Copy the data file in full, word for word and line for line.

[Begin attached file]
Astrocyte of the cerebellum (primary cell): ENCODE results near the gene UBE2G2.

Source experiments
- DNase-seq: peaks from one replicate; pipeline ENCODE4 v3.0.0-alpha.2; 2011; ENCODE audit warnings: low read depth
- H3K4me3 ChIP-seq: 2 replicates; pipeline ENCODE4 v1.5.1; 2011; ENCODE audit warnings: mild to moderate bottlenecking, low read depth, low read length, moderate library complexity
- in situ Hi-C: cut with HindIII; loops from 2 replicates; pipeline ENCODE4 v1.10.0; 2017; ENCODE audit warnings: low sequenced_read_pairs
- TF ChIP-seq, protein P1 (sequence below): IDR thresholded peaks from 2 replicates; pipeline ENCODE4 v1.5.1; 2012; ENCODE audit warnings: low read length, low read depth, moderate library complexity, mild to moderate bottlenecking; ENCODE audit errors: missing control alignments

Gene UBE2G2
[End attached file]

Astrocyte of the cerebellum (primary cell): ENCODE results near the gene UBE2G2.

Source experiments
- DNase-seq: peaks from one replicate; pipeline ENCODE4 v3.0.0-alpha.2; 2011; ENCODE audit warnings: low read depth
- H3K4me3 ChIP-seq: 2 replicates; pipeline ENCODE4 v1.5.1; 2011; ENCODE audit warnings: mild to moderate bottlenecking, low read depth, low read length, moderate library complexity
- in situ Hi-C: cut with HindIII; loops from 2 replicates; pipeline ENCODE4 v1.10.0; 2017; ENCODE audit warnings: low sequenced_read_pairs
- TF ChIP-seq, protein P1 (sequence below): IDR thresholded peaks from 2 replicates; pipeline ENCODE4 v1.5.1; 2012; ENCODE audit warnings: low read length, low read depth, moderate library complexity, mild to moderate bottlenecking; ENCODE audit errors: missing control alignments

Gene UBE2G2